More than five decades have passed since Pakistan achieved independence from India. Still, Pakistan remains a backward country because more than eighty percent of Pakistan’s population is illiterate. Pakistan is not a vast country but its eighty percent population consists of villages, however, to achieve cent percent literacy has not been possible.
After independence, there has been a considerable increase in the number of schools and colleges and the number of students who have acquired education in these institutions has also increased tremendously. However, most of our people are still illiterate and they can not afford to send their children to school. There is extreme poverty and also lack of awareness about the importance of education. There is a slow increase in the rate of literacy.
Many programmes were launched to educate the adults of our country. The need and importance of adult’s education was, therefore, felt immediately after independence. These programmes aimed at making the illiterate masses of Pakistan aware of the value of education. Teachers were sent to the homes of the learners, incentives were given to the learners who have explained the importance of education. The help of highly dedicated persons was sought to implement such programmes of adult literacy. Also, the help of radio, T.V. and various village development unions was taken on a large scale to make the programmes a success. People in large numbers came forward to render help to the learners and the learners also cooperated. But unfortunately, the results were not well satisfactory.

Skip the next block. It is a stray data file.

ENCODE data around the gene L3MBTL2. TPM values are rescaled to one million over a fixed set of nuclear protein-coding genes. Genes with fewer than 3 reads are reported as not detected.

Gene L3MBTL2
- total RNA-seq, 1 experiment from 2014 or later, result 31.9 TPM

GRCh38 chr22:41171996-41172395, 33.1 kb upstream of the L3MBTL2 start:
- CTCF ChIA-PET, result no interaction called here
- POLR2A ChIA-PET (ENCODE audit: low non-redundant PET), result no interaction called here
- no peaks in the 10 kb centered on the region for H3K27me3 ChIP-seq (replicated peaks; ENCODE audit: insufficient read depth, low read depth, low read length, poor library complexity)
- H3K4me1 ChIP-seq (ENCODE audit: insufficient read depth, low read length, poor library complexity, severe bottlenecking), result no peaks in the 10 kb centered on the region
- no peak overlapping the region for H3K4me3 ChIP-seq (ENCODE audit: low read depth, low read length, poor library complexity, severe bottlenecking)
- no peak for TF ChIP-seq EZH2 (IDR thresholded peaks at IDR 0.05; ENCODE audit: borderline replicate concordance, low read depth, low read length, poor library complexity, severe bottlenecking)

There is, however no doubt that the Adult Education programmes have borne some fruit. Many people in cities and villages have taken advantage to some extent of it. Some people living in villages are now able to write their names and read bits of Urdu because to educate eighty percent of the total population of the country is not an easy job. But contrary to the people of villages, people in cities have taken full advantage of such programs, they are now able to read newspapers and keep their personal accounts. Illiteracy can be eradicated by coups educating new and old generations both. Though such programmes have not been able to gain much popularity among the masses of the countryside, the results have not been very disappointing. Pakistan really needs Adult Education Movement. It can certainly achieve massive success if the government and non-government bodies come forward and extend their wholehearted support.